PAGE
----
Home Video Hovel- The War Room
In discussing political campaigns, it’s easy for both campaign workers and voters to lose the forest for the trees, and vice versa We all get caught up in the day-to-day who’s-up-who’s-down of it all that we forget how important the whole affair is. But in an effort to be constantly reminded of how petty political campaigning can be, we also forget how damn entertaining it can be, too. Chris Hegedus and D.A. Pennebaker’s The War Room is the perfect marriage of the two. At one moment, we might be caught up in what kind of campaign signs make for a better wide shot at the Democratic National Convention, but in another, communications director George Stephanopoulos reminds his staff that because of their efforts, more kids will get to go to better schools. And it’s easy from a distance to look back and say he’s full of it, but in tackling Bill Clinton’s 1992 campaign for president with the approach that they did, Hegedus and Pennebaker let us look right in his eyes and see that he absolutely means it. They reveal that however much campaign promises are inevitably broken, much like a doomed marriage, nobody gets into it expecting to fail.
Louis Menand, in his essay accompanying The Criterion Collection’s new Blu-ray release of The War Room, struggles over how to classify the kind of films Hegedus and Pennebaker make. He notes that any label implies that the filmmakers set out to make a certain type of film when they are really just “following someone around,” but any first-year film studies student will tell you that the lack of a decision is still a decision. I’d argue the filmmakers knew exactly what kind of film they were making, even if they didn’t know what exactly it’d be about. Further, it’s pretty obvious that they have an opinion to add as well. It’s not long into The War Room that Pennebaker and Hegedus start making explicit decisions to paint their subjects in a certain light, aligning them visually with the American flag or pumping the campaign theme song (Fleetwood Mac’s “Don’t Stop (Thinking About Tomorrow)”) as Stephanopoulos and campaign strategist James Carville emerge from the DNC. I have no personal qualms with a filmmaker taking a political stance – I rather prefer it in many cases, this included – but to insist that the filmmakers just followed someone around is ignoring some pretty major active decisions beyond the obvious passive ones.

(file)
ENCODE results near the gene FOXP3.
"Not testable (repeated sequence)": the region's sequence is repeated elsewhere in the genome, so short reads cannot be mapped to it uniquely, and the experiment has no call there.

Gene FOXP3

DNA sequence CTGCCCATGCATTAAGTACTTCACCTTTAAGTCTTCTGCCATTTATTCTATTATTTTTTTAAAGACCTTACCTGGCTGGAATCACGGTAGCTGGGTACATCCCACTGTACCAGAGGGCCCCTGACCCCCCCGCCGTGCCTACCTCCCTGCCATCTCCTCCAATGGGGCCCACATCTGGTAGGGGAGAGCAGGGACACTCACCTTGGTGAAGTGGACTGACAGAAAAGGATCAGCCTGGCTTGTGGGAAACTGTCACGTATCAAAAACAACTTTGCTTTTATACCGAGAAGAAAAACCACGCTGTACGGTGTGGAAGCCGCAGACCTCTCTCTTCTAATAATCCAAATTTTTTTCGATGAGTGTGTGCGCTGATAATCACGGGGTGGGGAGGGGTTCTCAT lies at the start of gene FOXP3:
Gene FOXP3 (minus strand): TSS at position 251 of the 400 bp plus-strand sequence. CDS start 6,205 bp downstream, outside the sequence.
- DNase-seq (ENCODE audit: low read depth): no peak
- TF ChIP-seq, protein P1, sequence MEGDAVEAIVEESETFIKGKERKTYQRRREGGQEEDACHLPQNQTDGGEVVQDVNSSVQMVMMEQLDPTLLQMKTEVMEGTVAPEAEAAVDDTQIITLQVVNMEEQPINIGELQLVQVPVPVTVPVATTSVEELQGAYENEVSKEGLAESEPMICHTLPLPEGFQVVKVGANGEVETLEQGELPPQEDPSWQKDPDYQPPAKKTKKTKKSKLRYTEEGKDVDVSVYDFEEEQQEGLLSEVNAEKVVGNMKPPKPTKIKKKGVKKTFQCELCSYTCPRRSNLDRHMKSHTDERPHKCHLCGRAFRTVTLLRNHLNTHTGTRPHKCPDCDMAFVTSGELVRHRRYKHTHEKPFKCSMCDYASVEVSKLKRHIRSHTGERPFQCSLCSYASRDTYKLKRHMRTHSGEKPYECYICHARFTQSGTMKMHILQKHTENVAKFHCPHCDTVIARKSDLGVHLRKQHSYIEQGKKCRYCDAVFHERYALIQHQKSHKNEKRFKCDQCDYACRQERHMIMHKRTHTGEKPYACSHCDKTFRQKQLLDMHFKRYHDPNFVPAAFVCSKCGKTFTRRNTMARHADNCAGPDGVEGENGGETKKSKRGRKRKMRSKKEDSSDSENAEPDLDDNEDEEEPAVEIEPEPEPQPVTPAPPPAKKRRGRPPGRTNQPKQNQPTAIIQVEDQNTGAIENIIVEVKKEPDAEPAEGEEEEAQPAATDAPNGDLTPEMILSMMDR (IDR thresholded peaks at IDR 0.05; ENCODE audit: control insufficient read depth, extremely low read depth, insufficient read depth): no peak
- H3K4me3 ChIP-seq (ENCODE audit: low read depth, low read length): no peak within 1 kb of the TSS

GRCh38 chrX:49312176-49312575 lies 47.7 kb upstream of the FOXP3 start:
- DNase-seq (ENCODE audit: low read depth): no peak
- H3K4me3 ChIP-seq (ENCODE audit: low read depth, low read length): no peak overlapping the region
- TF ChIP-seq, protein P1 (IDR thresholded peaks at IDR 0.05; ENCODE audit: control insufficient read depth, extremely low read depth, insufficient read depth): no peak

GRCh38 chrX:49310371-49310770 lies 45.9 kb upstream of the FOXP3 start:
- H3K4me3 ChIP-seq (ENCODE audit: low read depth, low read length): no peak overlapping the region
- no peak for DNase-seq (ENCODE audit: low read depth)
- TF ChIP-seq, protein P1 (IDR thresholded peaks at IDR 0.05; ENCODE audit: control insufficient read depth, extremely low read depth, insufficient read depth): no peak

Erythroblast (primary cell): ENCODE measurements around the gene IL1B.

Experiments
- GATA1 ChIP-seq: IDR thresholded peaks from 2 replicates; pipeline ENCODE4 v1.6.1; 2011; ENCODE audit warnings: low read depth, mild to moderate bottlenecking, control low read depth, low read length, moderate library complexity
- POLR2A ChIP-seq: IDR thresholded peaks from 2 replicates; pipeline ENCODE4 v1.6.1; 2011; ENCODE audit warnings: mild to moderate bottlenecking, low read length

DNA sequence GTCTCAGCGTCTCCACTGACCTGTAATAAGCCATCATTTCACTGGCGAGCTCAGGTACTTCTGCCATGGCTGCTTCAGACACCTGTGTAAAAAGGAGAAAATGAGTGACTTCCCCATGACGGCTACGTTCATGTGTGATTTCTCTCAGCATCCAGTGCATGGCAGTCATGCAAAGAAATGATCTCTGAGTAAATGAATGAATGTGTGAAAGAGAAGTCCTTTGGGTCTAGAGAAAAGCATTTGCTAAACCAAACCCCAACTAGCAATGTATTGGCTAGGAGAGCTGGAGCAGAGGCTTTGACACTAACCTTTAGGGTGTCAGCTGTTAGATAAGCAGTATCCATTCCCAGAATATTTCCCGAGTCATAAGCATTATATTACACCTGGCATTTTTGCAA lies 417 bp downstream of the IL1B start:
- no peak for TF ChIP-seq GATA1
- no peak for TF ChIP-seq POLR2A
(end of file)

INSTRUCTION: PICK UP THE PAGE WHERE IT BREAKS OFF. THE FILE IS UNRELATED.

The star of The War Room is, of course, the legendary James Carville, and he’s as rabid here as he is on any current talk show. Carville is the kind of person that, were he a fictional character in a politically-driven film, would seem totally unrealistic; that’s how far removed he is from the rest of the staff. But without turning this whole review into a political diatribe, he was also the shot in the arm the Democratic party continues to need – someone willing to fight like a Republican. Political campaigning is an exciting field already, but Carville ensures it’s never boring.
Criterion’s new Blu-ray is pretty marvelous. Shot on 16mm, there’s only so “good” The War Room is going to look, but for those of us who really, genuinely love the 16mm format, it’s wonderful to see it looking as grainy and bleached-out as it can. The high definition transfer also makes clear something that’s true of any documentary – the incorporation of footage from other sources. The footage that Pennebaker and company shot themselves looks the best, by far, and there’s a slow degradation in the quality of the stock when they incorporate unused footage from Feed, the 1992 documentary that had more direct access to Clinton himself, and even further when pulling from TV sources. It doesn’t terribly affect the viewing experience, and it helps anyone who wants to study documentary editing, so letting those characteristics remain distinguished was certainly a good call. The film is presented in its original aspect ratio, 1.33:1.